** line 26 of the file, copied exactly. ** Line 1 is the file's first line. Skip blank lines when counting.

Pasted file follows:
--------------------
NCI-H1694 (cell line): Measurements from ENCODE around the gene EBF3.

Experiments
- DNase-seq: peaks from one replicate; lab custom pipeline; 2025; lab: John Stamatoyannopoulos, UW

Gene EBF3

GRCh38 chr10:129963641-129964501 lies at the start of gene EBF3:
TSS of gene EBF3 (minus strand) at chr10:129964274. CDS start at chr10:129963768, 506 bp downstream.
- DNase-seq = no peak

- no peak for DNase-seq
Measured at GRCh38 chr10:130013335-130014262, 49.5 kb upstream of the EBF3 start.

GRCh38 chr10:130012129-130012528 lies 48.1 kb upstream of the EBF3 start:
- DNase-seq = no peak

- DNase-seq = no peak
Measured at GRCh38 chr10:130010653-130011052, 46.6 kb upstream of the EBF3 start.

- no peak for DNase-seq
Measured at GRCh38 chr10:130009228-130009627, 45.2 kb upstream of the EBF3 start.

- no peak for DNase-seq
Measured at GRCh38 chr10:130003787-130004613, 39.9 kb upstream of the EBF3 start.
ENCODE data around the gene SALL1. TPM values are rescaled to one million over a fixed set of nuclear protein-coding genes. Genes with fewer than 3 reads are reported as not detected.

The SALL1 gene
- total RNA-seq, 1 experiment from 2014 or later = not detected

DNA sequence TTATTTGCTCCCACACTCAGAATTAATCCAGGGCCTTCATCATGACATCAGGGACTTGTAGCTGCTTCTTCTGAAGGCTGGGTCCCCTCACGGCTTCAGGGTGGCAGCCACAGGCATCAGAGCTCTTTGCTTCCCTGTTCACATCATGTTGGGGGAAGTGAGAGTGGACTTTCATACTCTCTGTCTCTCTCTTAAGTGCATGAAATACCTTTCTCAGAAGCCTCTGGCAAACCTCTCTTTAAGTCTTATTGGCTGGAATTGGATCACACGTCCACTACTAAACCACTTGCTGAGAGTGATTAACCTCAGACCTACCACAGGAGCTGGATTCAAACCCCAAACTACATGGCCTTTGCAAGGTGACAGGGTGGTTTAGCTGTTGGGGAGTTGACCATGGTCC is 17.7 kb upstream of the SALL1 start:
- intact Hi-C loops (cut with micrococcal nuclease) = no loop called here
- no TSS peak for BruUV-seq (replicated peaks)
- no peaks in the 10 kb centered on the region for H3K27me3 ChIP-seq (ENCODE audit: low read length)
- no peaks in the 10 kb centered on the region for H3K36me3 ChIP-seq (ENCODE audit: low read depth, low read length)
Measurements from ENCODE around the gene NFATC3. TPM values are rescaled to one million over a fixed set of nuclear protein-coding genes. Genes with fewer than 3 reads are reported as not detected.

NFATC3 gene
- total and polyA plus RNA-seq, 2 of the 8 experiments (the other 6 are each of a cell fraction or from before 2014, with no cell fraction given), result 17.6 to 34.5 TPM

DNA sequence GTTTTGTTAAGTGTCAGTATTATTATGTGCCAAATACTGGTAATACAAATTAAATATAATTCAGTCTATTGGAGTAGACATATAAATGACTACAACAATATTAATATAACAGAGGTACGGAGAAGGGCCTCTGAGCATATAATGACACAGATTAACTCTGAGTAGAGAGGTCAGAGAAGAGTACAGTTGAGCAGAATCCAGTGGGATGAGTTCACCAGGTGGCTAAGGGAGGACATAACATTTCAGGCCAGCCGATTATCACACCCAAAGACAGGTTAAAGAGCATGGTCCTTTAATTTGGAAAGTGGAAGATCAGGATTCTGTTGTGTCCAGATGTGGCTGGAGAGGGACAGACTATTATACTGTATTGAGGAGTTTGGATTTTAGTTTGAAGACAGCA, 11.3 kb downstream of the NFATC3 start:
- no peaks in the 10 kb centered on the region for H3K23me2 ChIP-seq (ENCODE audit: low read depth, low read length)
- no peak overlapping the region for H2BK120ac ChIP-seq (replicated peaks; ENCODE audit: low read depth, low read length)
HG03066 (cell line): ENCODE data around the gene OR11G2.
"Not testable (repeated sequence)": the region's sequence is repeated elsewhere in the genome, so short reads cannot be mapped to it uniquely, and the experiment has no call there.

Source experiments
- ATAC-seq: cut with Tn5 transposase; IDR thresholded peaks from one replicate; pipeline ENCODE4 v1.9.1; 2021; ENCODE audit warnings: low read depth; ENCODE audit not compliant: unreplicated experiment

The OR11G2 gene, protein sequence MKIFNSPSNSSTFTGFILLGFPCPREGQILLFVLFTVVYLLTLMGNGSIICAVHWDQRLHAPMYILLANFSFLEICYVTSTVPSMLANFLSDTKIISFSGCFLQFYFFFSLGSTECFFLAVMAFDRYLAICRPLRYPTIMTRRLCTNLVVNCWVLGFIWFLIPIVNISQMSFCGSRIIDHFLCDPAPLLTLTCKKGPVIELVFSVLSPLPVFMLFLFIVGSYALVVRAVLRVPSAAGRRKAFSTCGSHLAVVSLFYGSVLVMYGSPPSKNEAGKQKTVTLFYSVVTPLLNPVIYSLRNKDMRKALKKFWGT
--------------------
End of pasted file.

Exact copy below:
Measurements from ENCODE around the gene NFATC3. TPM values are rescaled to one million over a fixed set of nuclear protein-coding genes. Genes with fewer than 3 reads are reported as not detected.